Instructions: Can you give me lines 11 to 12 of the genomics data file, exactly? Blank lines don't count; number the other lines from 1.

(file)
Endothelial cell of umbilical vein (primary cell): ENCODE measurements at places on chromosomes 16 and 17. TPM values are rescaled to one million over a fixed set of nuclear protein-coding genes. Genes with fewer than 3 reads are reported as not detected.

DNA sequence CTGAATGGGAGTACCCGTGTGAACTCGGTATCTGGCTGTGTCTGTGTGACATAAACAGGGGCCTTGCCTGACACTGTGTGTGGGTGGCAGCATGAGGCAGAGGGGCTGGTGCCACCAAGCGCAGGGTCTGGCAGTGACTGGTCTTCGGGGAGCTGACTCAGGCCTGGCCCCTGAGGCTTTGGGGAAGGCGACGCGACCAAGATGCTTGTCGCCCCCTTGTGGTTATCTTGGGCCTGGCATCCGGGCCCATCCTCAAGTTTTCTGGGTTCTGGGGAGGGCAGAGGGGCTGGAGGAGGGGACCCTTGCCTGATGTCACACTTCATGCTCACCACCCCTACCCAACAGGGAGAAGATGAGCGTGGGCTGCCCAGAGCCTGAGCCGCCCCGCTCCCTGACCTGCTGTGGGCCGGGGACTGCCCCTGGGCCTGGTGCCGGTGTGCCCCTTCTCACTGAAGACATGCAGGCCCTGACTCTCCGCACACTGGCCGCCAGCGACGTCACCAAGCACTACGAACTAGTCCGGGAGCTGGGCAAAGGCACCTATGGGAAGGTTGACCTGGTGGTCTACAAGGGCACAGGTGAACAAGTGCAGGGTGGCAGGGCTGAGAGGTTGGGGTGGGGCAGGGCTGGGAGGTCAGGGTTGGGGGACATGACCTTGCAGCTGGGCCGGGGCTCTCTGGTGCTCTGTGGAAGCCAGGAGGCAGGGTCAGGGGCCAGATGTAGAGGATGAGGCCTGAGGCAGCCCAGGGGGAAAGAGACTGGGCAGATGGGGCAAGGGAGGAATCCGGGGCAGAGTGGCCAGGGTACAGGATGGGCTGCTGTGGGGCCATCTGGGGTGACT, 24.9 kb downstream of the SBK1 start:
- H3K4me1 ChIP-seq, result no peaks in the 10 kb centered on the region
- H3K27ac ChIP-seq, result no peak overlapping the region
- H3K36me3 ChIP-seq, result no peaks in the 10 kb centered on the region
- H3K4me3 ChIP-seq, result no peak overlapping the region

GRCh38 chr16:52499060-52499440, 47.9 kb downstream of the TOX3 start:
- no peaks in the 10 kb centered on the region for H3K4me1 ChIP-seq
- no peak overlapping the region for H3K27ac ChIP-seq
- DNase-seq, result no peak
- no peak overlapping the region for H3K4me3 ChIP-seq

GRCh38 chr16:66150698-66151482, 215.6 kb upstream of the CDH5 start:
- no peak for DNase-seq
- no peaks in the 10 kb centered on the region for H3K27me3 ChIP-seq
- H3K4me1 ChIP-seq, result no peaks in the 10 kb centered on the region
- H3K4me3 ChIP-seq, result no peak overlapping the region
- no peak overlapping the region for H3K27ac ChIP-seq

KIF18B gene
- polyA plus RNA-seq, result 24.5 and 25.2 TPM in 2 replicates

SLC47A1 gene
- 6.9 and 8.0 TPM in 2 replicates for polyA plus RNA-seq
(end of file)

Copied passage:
- no peak overlapping the region for H3K4me3 ChIP-seq

GRCh38 chr16:66150698-66151482, 215.6 kb upstream of the CDH5 start: